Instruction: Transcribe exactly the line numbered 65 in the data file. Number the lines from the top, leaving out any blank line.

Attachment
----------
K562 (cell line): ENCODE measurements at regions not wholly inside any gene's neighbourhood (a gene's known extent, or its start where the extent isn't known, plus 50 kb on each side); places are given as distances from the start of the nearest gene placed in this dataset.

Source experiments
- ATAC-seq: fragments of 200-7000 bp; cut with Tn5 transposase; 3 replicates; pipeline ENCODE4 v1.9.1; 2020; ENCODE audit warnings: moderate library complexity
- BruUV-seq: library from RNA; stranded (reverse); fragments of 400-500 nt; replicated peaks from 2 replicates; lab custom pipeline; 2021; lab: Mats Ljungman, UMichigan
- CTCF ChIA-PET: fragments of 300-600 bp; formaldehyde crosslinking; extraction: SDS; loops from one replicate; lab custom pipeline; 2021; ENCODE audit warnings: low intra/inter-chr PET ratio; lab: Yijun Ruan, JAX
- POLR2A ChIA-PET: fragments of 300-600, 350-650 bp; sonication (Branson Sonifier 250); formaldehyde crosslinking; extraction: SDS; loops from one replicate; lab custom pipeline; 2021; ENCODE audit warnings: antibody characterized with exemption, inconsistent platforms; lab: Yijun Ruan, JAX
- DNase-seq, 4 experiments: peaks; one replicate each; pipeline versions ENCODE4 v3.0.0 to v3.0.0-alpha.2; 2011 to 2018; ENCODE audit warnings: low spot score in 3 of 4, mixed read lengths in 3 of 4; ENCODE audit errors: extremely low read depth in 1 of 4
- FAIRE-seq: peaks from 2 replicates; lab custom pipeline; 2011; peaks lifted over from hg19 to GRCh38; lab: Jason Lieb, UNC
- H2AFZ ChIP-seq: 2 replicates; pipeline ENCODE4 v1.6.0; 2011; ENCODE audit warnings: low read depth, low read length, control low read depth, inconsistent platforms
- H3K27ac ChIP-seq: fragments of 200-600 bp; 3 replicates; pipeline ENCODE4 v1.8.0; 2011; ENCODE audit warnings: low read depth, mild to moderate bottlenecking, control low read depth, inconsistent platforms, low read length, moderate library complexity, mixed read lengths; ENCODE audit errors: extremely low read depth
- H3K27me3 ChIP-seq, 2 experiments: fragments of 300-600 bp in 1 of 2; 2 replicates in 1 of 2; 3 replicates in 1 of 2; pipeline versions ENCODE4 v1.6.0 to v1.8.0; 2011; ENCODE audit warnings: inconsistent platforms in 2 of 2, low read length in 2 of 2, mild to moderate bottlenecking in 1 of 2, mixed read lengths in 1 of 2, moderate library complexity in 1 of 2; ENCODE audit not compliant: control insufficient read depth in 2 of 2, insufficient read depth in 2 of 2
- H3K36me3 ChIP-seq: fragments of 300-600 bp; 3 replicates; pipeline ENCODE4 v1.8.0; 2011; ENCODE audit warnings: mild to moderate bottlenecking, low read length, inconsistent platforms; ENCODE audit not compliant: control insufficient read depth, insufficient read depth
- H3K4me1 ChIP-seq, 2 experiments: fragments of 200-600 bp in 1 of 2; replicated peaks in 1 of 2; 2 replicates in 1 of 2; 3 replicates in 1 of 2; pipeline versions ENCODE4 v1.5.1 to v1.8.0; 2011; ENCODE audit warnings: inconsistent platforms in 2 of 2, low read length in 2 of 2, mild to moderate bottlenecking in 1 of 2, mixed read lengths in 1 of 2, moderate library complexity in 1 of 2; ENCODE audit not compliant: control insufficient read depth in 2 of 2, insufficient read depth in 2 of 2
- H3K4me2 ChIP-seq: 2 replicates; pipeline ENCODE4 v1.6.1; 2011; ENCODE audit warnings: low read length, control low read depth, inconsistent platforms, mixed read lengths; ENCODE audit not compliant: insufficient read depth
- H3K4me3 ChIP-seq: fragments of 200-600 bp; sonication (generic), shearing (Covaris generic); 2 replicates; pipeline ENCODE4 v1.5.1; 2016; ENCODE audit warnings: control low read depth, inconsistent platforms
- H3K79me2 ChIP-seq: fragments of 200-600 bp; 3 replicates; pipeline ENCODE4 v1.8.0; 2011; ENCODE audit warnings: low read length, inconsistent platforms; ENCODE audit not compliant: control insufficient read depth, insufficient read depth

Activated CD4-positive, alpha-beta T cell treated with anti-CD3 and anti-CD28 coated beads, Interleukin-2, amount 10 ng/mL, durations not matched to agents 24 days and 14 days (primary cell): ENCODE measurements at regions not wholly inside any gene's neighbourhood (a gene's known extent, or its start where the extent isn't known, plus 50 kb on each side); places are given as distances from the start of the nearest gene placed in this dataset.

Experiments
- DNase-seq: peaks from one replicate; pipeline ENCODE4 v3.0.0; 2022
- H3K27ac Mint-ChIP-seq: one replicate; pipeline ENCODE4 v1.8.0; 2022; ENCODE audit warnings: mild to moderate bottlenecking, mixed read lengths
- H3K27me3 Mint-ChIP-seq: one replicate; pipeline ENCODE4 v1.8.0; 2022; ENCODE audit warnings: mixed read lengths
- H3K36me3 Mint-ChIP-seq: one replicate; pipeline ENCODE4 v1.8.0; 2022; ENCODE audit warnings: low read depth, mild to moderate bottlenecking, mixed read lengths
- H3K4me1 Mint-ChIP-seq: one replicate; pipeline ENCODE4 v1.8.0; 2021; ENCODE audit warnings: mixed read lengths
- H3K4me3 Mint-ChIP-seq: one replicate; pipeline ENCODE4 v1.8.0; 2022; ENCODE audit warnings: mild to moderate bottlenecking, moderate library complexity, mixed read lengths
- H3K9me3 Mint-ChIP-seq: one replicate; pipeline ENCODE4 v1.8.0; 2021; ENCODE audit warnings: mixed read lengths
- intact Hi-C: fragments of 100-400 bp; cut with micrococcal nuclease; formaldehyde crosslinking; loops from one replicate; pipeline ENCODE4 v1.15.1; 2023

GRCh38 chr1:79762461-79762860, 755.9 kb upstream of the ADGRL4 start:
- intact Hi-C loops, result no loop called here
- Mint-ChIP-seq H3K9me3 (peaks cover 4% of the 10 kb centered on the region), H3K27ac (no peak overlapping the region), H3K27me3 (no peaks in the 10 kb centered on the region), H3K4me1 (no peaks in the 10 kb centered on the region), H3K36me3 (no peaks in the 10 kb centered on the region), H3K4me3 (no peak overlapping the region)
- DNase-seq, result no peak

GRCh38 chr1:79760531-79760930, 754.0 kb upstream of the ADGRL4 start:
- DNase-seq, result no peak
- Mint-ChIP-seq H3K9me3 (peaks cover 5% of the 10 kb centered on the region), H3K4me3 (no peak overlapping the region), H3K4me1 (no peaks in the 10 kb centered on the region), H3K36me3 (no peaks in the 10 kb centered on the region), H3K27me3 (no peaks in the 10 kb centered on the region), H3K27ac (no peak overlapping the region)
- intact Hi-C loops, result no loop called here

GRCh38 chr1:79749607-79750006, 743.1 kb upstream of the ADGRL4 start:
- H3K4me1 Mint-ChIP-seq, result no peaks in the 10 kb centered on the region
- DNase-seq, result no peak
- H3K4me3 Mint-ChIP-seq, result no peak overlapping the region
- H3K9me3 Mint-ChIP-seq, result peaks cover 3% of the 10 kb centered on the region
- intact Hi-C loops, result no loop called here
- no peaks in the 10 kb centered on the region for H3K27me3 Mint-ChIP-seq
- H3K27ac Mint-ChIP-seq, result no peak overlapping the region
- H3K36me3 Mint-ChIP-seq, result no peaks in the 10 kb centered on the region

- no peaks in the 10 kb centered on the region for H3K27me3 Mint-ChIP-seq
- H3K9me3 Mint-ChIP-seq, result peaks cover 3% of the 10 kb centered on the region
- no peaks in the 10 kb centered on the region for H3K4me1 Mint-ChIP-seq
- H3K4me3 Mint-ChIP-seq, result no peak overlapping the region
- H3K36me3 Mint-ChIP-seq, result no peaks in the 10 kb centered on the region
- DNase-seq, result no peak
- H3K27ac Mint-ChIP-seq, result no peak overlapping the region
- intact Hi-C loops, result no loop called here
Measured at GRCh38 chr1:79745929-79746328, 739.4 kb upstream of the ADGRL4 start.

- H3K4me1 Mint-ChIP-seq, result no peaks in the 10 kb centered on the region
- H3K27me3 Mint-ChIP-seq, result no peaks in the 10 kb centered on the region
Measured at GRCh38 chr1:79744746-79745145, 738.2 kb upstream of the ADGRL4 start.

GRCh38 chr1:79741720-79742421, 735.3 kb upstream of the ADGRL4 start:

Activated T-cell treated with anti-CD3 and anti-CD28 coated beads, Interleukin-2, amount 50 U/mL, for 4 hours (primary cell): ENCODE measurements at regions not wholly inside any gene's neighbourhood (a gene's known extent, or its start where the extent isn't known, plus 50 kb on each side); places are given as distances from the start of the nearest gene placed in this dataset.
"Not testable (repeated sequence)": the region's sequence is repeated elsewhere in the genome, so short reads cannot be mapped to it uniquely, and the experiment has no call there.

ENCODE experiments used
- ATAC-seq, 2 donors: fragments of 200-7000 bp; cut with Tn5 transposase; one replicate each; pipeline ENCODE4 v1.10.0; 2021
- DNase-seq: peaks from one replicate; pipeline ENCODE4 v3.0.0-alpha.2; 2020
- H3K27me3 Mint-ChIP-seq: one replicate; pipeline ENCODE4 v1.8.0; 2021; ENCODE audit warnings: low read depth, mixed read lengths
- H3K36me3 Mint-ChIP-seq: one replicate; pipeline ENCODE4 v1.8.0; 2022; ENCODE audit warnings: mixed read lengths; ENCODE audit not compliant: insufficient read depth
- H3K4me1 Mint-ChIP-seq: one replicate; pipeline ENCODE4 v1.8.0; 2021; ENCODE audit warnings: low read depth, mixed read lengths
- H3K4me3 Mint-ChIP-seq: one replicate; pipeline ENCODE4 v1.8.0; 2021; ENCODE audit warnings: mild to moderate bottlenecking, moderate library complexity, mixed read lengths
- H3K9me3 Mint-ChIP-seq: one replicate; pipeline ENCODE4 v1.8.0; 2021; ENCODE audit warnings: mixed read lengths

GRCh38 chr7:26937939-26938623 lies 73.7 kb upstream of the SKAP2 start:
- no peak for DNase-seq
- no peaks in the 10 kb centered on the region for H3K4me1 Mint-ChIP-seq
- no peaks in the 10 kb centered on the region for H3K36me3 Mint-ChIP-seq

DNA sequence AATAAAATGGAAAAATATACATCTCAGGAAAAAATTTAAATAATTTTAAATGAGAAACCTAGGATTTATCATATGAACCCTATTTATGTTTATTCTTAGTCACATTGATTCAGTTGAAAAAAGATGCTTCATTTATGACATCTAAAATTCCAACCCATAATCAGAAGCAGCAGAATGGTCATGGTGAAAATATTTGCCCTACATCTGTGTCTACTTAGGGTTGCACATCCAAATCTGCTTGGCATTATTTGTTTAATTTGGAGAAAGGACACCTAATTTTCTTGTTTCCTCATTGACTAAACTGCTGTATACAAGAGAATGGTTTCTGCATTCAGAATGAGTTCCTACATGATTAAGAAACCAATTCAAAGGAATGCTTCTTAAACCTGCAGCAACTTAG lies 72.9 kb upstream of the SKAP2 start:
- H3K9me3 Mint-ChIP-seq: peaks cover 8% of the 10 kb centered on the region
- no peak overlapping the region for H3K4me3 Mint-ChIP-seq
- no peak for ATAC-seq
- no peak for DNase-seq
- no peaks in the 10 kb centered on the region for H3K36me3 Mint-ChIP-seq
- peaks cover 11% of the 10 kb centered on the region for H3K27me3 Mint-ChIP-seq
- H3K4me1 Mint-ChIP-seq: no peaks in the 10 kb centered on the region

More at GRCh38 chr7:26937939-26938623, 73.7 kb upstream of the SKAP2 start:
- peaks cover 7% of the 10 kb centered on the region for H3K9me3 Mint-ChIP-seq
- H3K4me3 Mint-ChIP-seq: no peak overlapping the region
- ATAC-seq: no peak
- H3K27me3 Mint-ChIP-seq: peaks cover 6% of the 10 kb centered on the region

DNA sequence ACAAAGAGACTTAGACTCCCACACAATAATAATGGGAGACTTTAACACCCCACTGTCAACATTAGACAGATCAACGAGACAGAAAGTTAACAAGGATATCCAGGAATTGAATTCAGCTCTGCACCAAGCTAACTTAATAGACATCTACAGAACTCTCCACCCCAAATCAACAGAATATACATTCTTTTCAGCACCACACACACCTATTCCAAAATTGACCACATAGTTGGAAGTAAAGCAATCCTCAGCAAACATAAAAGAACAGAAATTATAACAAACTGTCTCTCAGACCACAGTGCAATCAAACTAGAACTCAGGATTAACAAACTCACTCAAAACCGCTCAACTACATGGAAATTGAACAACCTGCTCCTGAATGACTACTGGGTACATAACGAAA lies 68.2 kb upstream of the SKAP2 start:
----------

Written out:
- H3K4me3 Mint-ChIP-seq: one replicate; pipeline ENCODE4 v1.8.0; 2021; ENCODE audit warnings: mild to moderate bottlenecking, moderate library complexity, mixed read lengths